The Red Team
But first came the buried Red Team report, in which a select group of mid-level officers and officials who challenged the prevailing orthodoxy were ignored. This account is based on interviews with current and former American and allied officials and military officers -- and access to the 74-page classified report.
The origins of the Red Team go back to the appointment of Zalmay Khalilzad as the United States ambassador to Iraq. A former Pentagon official who was coming to Baghdad from a tour as the American ambassador in Kabul, Khalilzad began to think anew about the military situation in Iraq. Canvassing the experts, he pondered the work of Andrew Krepinevich, who had written a book about the Army's experience in Vietnam and was a proponent of population-centric counterinsurgency.
During Khalilzad's Senate confirmation hearings on June 7, 2005, a skeptical junior senator from Illinois, Barack Obama, asked Khalilzad if it might take 10 or 20 years to defeat the insurgency. It could be done in much less than that, he responded reassuringly.
After arriving in Baghdad in July, Khalilzad and Gen. George Casey, the commander of multinational forces in Iraq, commissioned an internal review -- one that was to be carried out by an eight-person team of military and civilian officials. Col. Bruce Reider, a strategist who was working on governance issues for General Casey, co-chaired the effort on behalf of the military. Other members of his military team included a British intelligence officer, an Australian officer, and one of General Casey's planners. Marin Strmecki, a conservative defense consultant and an advisor to Khalilzad, led the civilian side of the review. A CIA analyst was part of the team as well.
Khalilzad met with the group and outlined the questions they were to consider, the most important being: What would it take to "break the back" of the insurgency in one year and "defeat" it in three years? The entire review was to be done in 30 days.
Although Casey had signed off on doing the study, the four-star general was convinced his plan was generally on track and not in need of a major overhaul. He was supporting troop-intensive counterinsurgency efforts in the northern Iraqi town of Tal Afar and the border town of Al Qaim in western Anbar as a way of interrupting the flow of foreign fighters from Syria. But they were the exceptions to his broader approach to gradually withdraw American forces and hand the fight over to the Iraqis. It was more than an exit strategy for Casey; it was a means to reward, encourage, and prod the Iraqis to step up. The paradox, as Casey sometimes put it, was that the United States had to draw down to win.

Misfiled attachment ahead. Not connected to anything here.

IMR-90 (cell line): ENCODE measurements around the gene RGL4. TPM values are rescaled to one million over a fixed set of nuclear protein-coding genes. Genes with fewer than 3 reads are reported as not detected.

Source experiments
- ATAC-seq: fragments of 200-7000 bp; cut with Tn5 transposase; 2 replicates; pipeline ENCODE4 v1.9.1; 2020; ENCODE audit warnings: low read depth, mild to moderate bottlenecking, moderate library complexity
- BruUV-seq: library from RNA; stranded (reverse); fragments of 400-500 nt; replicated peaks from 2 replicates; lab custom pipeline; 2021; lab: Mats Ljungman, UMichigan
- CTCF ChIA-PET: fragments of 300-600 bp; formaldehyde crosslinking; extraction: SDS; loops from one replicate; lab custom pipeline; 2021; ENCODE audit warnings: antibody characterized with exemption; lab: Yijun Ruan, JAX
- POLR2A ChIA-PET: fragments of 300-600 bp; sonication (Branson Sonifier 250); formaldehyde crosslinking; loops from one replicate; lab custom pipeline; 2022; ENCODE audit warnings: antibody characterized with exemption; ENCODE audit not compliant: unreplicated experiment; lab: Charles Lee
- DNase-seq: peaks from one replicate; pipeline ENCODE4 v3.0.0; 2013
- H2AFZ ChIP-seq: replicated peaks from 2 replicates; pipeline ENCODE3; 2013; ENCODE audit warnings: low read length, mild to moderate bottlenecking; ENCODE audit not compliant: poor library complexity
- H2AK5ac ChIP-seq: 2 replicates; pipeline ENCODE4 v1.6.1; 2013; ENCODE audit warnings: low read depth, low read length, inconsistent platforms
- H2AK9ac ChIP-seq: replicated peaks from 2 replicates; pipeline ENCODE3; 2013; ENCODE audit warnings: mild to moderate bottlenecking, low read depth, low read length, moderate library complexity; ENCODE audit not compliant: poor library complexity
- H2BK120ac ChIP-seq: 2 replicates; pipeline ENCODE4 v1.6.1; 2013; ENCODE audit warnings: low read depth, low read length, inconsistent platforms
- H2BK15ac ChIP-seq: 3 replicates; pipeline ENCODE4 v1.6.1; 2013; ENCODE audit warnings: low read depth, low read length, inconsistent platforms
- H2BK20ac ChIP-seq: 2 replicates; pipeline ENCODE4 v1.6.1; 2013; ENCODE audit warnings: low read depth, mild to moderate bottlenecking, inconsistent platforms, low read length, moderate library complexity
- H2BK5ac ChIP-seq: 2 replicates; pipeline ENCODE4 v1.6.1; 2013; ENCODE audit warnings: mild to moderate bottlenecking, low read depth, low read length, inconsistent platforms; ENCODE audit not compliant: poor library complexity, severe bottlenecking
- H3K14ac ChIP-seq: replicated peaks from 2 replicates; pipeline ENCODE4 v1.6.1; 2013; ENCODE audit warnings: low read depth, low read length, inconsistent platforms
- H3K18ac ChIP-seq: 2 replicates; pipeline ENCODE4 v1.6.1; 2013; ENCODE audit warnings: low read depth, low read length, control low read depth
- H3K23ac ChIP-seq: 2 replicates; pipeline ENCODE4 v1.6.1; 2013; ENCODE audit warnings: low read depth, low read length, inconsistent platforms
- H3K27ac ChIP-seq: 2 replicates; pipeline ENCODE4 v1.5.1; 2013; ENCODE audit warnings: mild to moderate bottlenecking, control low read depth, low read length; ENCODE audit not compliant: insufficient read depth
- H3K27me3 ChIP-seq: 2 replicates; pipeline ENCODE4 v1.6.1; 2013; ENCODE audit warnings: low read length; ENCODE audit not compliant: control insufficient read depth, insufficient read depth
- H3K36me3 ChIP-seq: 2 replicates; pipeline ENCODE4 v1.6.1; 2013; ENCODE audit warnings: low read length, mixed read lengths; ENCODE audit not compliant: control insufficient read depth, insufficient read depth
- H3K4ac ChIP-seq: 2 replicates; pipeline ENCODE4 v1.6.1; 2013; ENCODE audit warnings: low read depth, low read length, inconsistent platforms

As Reider and the rest of the Red Team worked on their assessment in August, they sensed that the general had a different view of the problem. "There is a fundamental issue over what we are trying to achieve," the colonel wrote in his diary. "Gen. Casey believes we are trying to develop ISF so we can hand the fight to Iraqis. The ambassador believes we are here to defeat the insurgency."
The Red Team's diagnosis of the war was, indeed, a far cry from Casey's. The effort to disrupt the insurgents' planning had not been decisive, it concluded, and the enemy had been able to retain freedom of movement. Many Iraqis had no faith in their leaders. What's more, the Iraqi troops who were being trained were not schooled in counterinsurgency. "Iraqi Security Forces have been stood up at great speed," the review noted. "This tremendous achievement to get them ‘in the fight' has not yet delivered sustainable forces with robust leadership." American aid programs were not reaching Sunni areas.